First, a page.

Randy Smith, spokesperson for the district, defended the attack on Audubon as "factual information that is pertinent for the taxpayers to understand." 

He said that Draper wanted "to let the federal government slide" and that the press release was signed off on by the district's executive team, including Antonacci.

Draper responded. 

"Enough fighting,'' he said in a statement to the Herald/Times. "State and federal agencies need to work together to solve Florida’s invasive species problems.  The district has money in its budget and under its spending caps to manage its land.  And, yes, taking care of a special place like the Arthur Marshall National Wildlife Refuge might be more important than cutting taxes this year."

The attack jarred others in the environmental community. 

"I can't recall a state agency targeting a non-profit organization before,'' said Jonathan Ullman of Sierra Club of South Florida. "A public agency saying that 'Audubon Florida wants to raise your taxes,' is over the line,'' he said, noting that Sierra Club has been a target of a similar attack.

"I don't know who or what is behind 'Just the Facts,' but these emails are entirely inappropriate. The agency has become an attack dog, rather than a public service."

Here is the text of the SFWMD press release: 

August 15, 2016

Audubon Florida wants to raise your taxes to pay for the federal government's failure to control invasive plants that are destroying the Arthur R. Marshall Loxahatchee National Wildlife Refuge. 
The South Florida Water Management District Governing Board has been clear on two points:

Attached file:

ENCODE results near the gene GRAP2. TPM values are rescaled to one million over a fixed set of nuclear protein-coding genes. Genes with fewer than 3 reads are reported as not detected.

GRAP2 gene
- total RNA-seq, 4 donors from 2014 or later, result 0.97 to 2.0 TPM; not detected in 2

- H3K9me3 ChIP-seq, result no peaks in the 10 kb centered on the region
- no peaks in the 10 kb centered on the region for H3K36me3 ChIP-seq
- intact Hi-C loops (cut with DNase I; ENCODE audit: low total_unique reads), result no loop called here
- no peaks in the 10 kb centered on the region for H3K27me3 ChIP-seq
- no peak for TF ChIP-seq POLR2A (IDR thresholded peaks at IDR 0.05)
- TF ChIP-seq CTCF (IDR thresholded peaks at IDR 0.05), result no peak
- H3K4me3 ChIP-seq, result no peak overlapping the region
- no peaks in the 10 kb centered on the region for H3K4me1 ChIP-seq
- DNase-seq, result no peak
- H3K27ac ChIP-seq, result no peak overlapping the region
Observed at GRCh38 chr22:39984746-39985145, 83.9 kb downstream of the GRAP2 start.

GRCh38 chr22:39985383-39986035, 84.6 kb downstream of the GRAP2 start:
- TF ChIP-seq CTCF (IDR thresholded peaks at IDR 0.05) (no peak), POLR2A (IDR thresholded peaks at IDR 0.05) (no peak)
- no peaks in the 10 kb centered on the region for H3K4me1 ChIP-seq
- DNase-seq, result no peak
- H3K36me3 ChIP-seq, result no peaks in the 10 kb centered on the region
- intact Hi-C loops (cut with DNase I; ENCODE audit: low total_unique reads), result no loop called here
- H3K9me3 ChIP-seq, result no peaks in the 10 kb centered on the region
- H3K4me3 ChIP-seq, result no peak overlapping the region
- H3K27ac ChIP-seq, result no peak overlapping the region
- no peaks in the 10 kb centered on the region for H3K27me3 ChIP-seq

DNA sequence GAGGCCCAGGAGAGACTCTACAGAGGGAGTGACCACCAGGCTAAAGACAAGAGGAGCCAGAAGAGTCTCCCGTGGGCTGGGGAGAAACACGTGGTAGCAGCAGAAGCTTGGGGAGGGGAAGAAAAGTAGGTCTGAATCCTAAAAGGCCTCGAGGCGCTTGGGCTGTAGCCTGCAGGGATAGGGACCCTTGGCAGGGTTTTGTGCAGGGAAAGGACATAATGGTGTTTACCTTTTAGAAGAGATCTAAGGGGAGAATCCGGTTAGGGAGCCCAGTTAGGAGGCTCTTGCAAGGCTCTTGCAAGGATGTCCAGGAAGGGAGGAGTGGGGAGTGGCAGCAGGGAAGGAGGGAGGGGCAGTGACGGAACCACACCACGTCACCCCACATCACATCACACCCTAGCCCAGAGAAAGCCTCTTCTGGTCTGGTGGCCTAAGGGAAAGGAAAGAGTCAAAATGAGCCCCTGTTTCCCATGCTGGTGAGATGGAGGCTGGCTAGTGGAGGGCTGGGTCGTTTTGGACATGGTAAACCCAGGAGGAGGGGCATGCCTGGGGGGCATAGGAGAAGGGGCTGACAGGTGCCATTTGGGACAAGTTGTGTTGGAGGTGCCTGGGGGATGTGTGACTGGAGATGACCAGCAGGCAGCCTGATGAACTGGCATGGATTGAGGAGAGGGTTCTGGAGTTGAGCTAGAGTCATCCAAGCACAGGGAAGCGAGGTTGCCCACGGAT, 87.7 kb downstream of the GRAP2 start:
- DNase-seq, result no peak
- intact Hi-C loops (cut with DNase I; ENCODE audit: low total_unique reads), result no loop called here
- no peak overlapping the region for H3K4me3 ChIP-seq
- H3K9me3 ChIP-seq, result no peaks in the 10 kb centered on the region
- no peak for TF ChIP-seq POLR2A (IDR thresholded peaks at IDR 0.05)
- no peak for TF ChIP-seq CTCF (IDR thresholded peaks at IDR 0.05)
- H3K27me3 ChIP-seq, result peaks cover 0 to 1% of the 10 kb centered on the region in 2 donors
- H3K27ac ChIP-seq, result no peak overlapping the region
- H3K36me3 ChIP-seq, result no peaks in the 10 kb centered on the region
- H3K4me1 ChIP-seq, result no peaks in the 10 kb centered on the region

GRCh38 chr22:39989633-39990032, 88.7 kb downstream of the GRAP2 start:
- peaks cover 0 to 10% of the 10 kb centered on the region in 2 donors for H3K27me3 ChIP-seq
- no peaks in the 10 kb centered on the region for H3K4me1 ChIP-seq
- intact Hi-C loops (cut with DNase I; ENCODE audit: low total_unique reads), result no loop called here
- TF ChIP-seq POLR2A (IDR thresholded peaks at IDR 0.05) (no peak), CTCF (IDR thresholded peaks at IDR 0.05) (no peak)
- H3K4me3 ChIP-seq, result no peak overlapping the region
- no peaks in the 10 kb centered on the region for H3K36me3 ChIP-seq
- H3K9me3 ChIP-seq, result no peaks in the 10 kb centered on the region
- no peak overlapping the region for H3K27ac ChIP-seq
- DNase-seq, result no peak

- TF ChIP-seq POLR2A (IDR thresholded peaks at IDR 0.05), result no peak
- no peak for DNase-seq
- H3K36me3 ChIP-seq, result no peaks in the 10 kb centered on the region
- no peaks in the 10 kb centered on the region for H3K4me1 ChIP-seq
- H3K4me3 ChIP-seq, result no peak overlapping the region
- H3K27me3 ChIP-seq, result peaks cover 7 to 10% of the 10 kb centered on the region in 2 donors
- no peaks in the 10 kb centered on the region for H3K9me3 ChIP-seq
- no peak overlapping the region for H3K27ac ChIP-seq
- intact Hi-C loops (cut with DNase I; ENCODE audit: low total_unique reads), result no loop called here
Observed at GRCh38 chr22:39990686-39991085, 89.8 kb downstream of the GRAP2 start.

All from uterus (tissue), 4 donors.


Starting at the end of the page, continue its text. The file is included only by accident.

1) The Board is committed to no new taxes on South Florida families.
2) The Board, as the landowner, will hold the U.S. Fish and Wildlife Service accountable for its obligations as the lessee and operator of the Refuge to protect this special place.
Here are the Facts:
  • Audubon Florida is asking the SFWMD Governing Board to raise taxes to make up for the federal government's failure to control an infestation of invasive Old World climbing fern in the Refuge. The Governing Board voted in July to lock in the "rolled-back" millage rates for the 2016-2017 Fiscal Year. These millage rates will not increase the tax burden on South Florida property owners for a sixth consecutive year while generating the same level of ad valorem tax revenues as the prior year.
  • Audubon Florida claimed during last week's Governing Board meeting that the District has more resources than the federal government for invasive plant control. The District's budget for the current fiscal year is $749.6 million. In comparison, the federal government is projected to spend $3.9 trillion this fiscal year, according to the Congressional Budget Office.
  • As Audubon Florida notes, the District and the Florida Fish and Wildlife Conservation Commission have repeatedly stepped in to invest millions toward invasive plant treatment in the Refuge. The USFWS has not even asked Congress for funding to fix an urgent problem that is the federal agency's responsibility under a 50-year agreement to use state lands.
  • Audubon Florida acknowledges that the Refuge faces "a crisis." Yet the organization wants the USFWS to continue operating the Refuge while asking South Florida property owners to pay more to fix the problem. This is like arguing a tenant should continue living in an apartment while the landlord pays to repair a hole the tenant punched in the wall - not real smart.